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Watts = Volts * Amps
This is the equation that will do it all. If you are in the United States, V or Volts will be about 120 or less. Basically the standard feed to a house in the united states is two 120v legs or a total of 240v. Some large building will have a higher feed, but they know that the outlets will need to provide a typical house voltage to stay within the standard. So outlet circuits in any place you hold a party should be 120v. Makes things simple ... kinda. Remember a few sentances back when I said `about 120 or less'? Well, electricity loses it's voltage over distance. And after a long run to your house and that long run through your 100' extension cord ... it might not be a full 120v. Plan on 110v being what's actually at the fusebox.
Speaking of the fusebox ... breakers will normally be rated by Amps. If you know the Voltage (we do), and the Amperage of the circuit (we do if we look in the fusebox), then we know how many watts we can put on the circuit. A typical 15Amp, 110v circuit can support 1650 watts. Woo hoo!
In any building or house, a circuit refers to the wires providing power from the fusebox to any appliance, light, or outlet. Each circuit has one breaker in the fusebox. Once you get to commercial or industrial buildings, circuits tend to allow more amperage and cover less outlets per circuit (which is a good thing).
Power enters the building via the fusebox, where it is distributed among the many circuits. There is a breaker that isolates the fusebox from the main power feed, and there are breakers that isolate each circuit from the main power feed. The purpose of the main breaker is to keep the total power usage of the entire building from exceeding a certain amperage. Each of the smaller circuit breakers prevent each circuit from exceeding a smaller amperage. This places two limitations on your power needs. You can't exceed the main breakers amperage or the individual circuit breakers amperage. If you stay under the smaller circuit breakers amperage limit, you should never have to worry about popping that mighty big main breaker. If the main breaker pops due to heavy draw, the entire building will lose power, so it's worth the simple calculation if you can make sure you'll stay under it's limit.
At this point you might ask `Why do we have fuse boxes that limit our power draw?' It is very good that you ask. If you draw 20Amps of power over a 10Amp extension cord, there is a good chance the cord will melt, spark, or even catch on fire. Imagine those conditions inside the walls of your house. The breakers prevent you from abusing or damaging the wiring inside your house, and the wiring to the power company overall. On this note I will warn you not to alter or change the wiring or fuses in your house or building unless you are a trained electrician and know what you are doing.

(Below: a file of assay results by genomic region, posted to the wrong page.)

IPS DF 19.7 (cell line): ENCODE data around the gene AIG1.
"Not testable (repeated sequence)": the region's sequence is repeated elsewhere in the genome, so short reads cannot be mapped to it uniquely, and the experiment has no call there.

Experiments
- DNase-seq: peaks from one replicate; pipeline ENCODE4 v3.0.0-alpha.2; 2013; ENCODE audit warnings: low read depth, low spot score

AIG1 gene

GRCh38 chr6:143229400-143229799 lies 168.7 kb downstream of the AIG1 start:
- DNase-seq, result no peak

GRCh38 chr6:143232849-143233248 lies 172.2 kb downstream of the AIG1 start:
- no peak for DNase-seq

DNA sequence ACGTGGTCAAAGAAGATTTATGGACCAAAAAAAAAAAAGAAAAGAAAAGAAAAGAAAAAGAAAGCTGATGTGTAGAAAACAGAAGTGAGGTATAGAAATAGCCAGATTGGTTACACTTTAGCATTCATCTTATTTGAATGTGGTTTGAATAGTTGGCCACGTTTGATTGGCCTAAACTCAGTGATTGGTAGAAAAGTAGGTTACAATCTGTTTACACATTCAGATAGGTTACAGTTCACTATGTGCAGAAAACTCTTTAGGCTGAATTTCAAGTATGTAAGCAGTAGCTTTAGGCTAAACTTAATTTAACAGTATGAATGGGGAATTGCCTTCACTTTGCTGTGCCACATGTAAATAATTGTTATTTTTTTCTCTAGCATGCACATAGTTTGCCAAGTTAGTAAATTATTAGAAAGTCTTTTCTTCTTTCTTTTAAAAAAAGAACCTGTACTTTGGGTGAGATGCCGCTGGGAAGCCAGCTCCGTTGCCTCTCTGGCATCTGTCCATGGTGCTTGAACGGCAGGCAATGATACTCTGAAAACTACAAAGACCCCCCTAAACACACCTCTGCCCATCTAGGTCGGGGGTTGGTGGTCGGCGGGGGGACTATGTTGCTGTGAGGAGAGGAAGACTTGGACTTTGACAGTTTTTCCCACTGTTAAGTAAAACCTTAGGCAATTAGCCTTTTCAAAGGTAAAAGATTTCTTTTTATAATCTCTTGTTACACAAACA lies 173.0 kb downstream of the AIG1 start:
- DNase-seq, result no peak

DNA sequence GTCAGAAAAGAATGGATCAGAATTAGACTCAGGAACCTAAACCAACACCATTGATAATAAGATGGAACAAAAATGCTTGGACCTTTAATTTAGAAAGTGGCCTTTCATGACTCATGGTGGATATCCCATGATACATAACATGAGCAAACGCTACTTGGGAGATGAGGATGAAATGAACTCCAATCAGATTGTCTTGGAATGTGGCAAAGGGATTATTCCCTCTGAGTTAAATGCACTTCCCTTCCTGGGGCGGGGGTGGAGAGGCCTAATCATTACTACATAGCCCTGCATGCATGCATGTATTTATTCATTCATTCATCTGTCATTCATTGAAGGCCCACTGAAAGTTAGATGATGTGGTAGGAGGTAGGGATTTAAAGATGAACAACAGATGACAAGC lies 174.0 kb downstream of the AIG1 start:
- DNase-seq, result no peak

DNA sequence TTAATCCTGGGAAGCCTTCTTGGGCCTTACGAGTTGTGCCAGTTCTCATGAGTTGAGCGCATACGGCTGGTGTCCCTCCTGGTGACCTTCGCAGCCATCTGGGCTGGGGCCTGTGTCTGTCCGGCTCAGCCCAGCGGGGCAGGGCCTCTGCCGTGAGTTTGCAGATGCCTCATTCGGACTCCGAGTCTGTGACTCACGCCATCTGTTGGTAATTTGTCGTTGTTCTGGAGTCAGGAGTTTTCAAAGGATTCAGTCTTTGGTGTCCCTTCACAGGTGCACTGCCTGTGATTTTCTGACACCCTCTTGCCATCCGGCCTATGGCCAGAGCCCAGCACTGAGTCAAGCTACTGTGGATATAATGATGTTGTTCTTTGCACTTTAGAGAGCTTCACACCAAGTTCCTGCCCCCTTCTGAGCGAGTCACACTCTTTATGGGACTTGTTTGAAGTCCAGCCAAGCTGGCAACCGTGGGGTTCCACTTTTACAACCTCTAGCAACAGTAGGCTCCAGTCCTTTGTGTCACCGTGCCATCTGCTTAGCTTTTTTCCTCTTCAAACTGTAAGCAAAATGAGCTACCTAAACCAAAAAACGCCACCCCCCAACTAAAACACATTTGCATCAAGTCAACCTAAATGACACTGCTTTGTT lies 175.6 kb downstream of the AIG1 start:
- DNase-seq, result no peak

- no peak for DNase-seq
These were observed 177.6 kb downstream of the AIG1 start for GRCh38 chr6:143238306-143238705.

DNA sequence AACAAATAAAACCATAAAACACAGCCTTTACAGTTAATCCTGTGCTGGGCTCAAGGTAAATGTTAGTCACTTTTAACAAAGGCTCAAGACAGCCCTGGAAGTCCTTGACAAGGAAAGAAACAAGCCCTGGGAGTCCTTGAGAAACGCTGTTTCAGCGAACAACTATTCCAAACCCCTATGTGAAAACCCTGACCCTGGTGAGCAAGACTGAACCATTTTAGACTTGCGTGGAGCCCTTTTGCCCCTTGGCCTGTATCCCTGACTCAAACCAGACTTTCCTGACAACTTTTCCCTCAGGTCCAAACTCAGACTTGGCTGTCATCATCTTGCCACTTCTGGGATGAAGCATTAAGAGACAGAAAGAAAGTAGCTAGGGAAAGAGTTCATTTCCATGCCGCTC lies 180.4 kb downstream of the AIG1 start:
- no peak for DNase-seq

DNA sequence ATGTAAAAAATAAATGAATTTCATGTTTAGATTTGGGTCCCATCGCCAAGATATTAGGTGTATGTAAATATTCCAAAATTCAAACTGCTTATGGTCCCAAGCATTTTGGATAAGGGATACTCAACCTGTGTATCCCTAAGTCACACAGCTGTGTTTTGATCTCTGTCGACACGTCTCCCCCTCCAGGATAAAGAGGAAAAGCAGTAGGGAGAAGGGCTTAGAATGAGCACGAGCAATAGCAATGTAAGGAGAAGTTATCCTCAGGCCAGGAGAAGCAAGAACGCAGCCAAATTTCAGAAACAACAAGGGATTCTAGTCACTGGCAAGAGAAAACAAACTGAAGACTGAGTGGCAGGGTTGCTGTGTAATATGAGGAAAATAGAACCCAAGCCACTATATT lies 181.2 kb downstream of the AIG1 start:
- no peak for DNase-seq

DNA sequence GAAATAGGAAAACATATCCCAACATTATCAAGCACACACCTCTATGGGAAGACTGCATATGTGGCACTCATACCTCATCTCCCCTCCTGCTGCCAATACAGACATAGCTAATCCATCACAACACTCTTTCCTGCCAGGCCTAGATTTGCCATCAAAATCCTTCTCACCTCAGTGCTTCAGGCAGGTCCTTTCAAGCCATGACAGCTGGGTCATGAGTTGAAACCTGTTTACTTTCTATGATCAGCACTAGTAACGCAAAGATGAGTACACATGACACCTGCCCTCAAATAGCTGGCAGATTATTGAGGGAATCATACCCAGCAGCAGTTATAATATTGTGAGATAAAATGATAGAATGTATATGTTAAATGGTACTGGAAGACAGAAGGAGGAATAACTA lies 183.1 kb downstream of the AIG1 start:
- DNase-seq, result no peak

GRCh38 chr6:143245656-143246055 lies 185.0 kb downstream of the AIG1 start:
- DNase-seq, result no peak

Standard CPU 300w 17" Monitor 139w (60% of 231w) Speakers ---------------------------- Total 439w (or 3.9Amps)
1) Plug the radio/light into the extension cord.
2) Draw a diagram of the outlets in the building.
3) Draw a diagram of the fusebox.
4) Plug the extension cord into an outlet.
5) Start flipping breakers off, then on.
6) When the light/radio goes off, mark the outlet and the breaker with a matching symbol.
7) Repeat until you know what outlets are on what breakers.
If there are large appliances in the area, you may want to note which of them switch off when you flip breakers. Having a heavy duty freezer on your server circuit can cause problems when it's compressor kicks in and steals your power. Try to find out what EVERY breaker does. It's a little extra work but it can help if you know there's an extra outlet somewhere in case you need a back-up circuit during your party. Look at each fuse and there should be an amperage rating on each one. Now you can tell where the power is, and how much there is at each location. A 20Amp circuit will provide you with 2200 watts of power.